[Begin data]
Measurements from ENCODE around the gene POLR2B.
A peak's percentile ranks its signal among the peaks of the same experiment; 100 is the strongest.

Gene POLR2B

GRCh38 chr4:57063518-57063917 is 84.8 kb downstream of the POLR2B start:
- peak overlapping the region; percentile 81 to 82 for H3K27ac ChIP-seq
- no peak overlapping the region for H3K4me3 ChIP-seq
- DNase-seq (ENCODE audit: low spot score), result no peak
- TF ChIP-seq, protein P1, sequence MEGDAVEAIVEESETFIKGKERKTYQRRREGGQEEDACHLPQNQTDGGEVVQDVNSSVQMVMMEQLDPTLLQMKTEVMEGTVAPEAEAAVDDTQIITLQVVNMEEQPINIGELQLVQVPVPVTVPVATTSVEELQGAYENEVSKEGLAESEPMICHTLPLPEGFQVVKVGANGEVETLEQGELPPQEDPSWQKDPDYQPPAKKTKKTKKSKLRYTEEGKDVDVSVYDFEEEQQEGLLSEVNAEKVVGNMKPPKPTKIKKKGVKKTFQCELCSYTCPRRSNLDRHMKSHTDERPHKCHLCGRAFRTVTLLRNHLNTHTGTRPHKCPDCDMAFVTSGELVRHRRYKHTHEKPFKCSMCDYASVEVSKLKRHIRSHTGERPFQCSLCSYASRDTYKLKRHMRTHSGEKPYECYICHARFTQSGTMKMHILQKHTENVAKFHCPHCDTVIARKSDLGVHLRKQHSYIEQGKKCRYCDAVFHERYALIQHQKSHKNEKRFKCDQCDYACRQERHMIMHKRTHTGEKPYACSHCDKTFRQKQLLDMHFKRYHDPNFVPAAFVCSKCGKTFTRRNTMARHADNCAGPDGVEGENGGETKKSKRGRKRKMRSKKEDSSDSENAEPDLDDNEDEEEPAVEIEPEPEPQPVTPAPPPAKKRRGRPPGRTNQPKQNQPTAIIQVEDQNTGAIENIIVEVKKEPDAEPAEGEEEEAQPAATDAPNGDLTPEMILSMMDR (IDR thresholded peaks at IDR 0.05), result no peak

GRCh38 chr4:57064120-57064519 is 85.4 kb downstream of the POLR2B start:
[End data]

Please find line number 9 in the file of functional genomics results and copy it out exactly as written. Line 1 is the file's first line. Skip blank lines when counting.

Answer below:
GRCh38 chr4:57064120-57064519 is 85.4 kb downstream of the POLR2B start: